We already know that Marcus Stroman has drawn interest from the Rays this month. He'd be a good fit, because despite being famous for their pitching depth, the Rays have suffered so many injuries that they need more help in the starting rotation. The Rays are an extremely rational buyer in trades like these, though, and wouldn't give up any of the prospects the Cubs might truly covet in a straight-up deal for a rental player like Stroman.
On Thursday, though, Rays catcher Francisco Mejia sprained the MCL in his left knee. Mejia was in a timeshare behind the plate for Tampa, with Christian Bethancourt. Now, the Rays are dependent upon Bethancourt, who was splitting time with Mejia for a reason. They're thin at catcher overall. That could create an opening to package Yan Gomes with Stroman and send both to the Rays.
Gomes has that very attractive $6-million club option for 2024. He's a good contributor to the run prevention effort, and he's having a terrific year at the plate, too. The Rays would love him, and the price the Cubs could extract for a Stroman-Gomes pairing would be much higher than the one they could get for Stroman alone. This is akin to the deal the team struck with the Mets in 2021, in that they threw in Trevor Williams (who was under team control through 2022, and filled a glaring need for optionable starting pitching depth) along with Javier Baez in order to get Pete Crow-Armstrong.
The Rays have an entire tier of prospect talent that could come into play once the Cubs agree to include Gomes and Stroman, though any deal would probably need to include some insurance for the Rays against Stroman getting hurt and exercising his $21-million player option for 2024. While Junior Caminero has become too good and too heralded a prospect to acquire even for both Stroman and Gomes, putting both of them on the table would make it at least plausible to discuss Curtis Mead, Kyle Manzardo, or Jonathan Aranda.
Mead is an Australian, with some of the rough edges that come with going through the process of amateur development in a context much different than the one that produces prospects in the Northern Hemisphere. However, he's an absolute monster at the plate. His 2022 season ended early due to an elbow injury, and his 2023 has been interrupted by a broken wrist that occurred when he was hit by a pitch. Despite that, he's hitting .306/.370/.493 as a 22-year-old in Triple A. He might end up at first base, but even if he does, he projects to be the kind of hitter who can be valuable in that role. If he sticks at third base, he would solve a lot of problems for the Cubs in a short time.
Manzardo, 23, is a pure first baseman, and has been since college. It was a mild surprise to see the Rays spend a second-round pick on him in 2021, because they usually favor athletic, versatile players, but Manzardo has made it clear why they took the chance. He's a left-handed hitter with a patient approach. He gets the ball in the air, but doesn't strike out often. His numbers at Triple A this year reflect the need for him to slightly adjust his approach to use the big part of the field more, but he's likely to bat .300 a few times in the majors before all is said and done, and he should have 20-homer power based on his ability to elevate.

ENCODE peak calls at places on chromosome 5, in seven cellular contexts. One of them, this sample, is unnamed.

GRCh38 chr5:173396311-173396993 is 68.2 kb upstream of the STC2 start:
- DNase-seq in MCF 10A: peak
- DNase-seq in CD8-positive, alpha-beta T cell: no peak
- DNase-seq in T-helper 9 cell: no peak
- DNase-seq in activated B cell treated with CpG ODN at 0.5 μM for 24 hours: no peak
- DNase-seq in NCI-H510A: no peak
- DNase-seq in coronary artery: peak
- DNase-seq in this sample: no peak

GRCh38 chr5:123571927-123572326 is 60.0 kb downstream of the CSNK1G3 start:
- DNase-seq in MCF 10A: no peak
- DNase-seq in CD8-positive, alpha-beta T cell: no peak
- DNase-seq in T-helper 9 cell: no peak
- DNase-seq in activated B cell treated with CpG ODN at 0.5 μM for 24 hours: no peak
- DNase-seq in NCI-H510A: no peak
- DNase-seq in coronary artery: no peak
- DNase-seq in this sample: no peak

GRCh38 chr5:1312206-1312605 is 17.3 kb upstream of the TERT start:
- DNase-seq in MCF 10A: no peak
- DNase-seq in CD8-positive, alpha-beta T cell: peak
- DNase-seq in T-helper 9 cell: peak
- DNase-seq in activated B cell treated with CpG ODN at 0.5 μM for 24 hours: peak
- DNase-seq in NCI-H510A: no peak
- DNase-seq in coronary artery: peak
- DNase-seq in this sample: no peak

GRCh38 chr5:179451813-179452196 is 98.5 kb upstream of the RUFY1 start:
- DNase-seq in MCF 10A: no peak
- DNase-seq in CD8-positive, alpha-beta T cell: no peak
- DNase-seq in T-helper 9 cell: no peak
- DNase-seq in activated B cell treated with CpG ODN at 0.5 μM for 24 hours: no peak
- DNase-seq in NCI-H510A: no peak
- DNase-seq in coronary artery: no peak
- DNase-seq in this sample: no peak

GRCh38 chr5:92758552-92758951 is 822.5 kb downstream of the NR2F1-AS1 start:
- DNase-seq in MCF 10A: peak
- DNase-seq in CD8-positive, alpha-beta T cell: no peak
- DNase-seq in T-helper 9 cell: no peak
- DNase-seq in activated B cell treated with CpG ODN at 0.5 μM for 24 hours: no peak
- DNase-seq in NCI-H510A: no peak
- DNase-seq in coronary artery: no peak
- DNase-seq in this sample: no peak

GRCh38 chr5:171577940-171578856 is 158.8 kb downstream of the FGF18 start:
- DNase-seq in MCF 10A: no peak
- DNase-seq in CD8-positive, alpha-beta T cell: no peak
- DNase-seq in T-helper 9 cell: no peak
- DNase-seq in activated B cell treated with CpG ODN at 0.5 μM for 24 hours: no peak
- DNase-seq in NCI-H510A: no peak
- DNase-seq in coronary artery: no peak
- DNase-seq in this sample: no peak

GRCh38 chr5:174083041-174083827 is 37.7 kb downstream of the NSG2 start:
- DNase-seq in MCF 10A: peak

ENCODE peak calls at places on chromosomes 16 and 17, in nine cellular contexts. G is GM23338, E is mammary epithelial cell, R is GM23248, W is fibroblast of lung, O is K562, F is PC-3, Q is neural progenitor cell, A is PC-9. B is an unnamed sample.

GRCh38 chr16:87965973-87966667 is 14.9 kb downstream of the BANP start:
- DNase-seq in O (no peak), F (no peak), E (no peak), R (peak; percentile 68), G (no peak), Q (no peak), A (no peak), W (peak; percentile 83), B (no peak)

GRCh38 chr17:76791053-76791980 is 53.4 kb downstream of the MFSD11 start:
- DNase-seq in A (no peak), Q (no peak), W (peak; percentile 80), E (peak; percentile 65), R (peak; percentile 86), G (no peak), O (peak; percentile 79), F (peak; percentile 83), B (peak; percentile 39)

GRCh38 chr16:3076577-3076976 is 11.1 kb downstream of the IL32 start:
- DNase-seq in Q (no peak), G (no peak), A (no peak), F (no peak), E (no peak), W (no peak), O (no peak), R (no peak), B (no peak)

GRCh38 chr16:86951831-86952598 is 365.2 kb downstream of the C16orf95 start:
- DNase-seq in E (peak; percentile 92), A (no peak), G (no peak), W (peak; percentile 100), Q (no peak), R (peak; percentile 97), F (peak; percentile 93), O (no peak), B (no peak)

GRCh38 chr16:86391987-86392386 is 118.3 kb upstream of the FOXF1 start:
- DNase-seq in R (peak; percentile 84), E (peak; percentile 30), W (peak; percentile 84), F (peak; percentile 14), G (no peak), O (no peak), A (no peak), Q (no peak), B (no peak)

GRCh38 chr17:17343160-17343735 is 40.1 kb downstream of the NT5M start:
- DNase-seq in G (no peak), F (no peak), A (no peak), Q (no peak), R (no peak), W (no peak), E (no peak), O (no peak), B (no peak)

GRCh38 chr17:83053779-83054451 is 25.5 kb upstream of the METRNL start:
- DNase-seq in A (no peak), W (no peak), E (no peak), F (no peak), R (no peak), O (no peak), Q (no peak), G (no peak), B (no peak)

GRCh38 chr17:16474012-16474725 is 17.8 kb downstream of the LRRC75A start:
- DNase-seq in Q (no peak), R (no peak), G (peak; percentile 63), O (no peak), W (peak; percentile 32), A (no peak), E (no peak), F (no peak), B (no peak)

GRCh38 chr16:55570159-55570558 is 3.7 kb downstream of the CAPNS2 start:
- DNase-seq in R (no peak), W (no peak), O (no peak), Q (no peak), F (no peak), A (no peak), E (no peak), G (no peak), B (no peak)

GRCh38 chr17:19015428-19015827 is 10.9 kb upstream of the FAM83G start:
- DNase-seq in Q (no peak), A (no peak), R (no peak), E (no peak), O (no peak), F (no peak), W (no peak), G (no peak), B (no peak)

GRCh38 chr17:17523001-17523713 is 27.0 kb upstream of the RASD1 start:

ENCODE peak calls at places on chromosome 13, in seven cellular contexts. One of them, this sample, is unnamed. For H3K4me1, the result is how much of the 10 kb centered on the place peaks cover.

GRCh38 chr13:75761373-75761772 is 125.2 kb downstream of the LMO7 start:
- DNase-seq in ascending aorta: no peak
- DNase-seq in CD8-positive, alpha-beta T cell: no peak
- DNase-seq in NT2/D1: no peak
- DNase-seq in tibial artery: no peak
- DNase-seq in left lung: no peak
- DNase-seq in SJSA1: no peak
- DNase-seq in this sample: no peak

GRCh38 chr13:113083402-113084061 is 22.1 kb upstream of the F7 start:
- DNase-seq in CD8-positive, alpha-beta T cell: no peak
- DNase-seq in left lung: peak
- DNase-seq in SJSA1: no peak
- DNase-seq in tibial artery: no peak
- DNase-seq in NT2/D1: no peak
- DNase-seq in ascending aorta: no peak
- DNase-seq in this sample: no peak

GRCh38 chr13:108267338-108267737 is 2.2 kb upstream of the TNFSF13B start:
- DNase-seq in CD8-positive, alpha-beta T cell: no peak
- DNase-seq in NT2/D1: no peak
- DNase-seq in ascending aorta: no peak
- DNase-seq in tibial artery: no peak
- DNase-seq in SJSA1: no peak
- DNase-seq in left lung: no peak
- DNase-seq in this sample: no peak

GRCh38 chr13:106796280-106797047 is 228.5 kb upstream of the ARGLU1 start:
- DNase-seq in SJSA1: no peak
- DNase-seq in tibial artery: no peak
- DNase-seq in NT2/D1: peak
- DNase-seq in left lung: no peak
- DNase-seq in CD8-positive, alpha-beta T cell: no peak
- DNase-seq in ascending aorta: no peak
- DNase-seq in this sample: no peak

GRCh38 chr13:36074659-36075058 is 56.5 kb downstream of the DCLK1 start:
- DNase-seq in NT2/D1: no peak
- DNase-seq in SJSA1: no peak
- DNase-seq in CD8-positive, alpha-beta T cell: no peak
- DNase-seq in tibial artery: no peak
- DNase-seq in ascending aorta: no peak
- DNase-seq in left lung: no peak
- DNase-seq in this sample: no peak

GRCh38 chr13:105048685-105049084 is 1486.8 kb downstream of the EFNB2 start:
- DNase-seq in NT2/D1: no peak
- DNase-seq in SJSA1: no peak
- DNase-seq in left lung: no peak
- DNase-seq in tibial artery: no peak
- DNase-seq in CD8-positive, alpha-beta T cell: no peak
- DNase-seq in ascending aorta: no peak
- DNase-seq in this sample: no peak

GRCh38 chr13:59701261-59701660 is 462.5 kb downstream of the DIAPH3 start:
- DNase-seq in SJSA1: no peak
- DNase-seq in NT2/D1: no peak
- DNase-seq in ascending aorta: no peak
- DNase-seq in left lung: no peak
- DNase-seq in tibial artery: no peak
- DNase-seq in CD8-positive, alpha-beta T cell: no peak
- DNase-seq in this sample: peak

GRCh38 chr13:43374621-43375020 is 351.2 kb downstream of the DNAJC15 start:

While no longer technically a prospect on the big lists, Aranda, 25, still has six years of team control left, and he's wasting away in Durham behind the stacked Rays infield group. He has his warts--including lousy defense, no matter where he plays on the infield--but he also shows an excellent, all-fields approach. He's struck out far too often in his very limited exposure to MLB pitching, but that hasn't been a problem for him in even the high minors, and his swing doesn't suggest that whiffs should be a long-term problem. He's put up stupid numbers in Triple A over the last two seasons: .328/.419/.552, with 45 doubles, a triple, and 35 home runs in 802 plate appearances.
Acquiring Mead would be a bet on solving third base with a plus bat for the long term, even if there's a lot to smooth out defensively. Landing Manzardo or Aranda would be something more on the order of ensuring that first base is solved, by adding one of them to Matt Mervis and knowing that the odds favor one or the other panning out sometime very soon. If it were Stroman and Gomes in the deal, the Cubs should also be able to get some low-level lottery ticket from Tampa to go with Manzardo or Aranda.
Moving on even from Stroman would be painful for Cubs fans. Gomes is valuable, not only for his right-handed bat and veteran presence, but because of that year of cheap team control remaining. Last week, we saw the Braves extend the contract of Travis d'Arnaud, making it even tougher on teams who will be hunting for catching help this winter. If the Cubs can bear it, including Gomes could let them grab a lineup-altering bat for the long term. It would mean a real reconfiguration is ahead for this roster, but that's necessary anyway.
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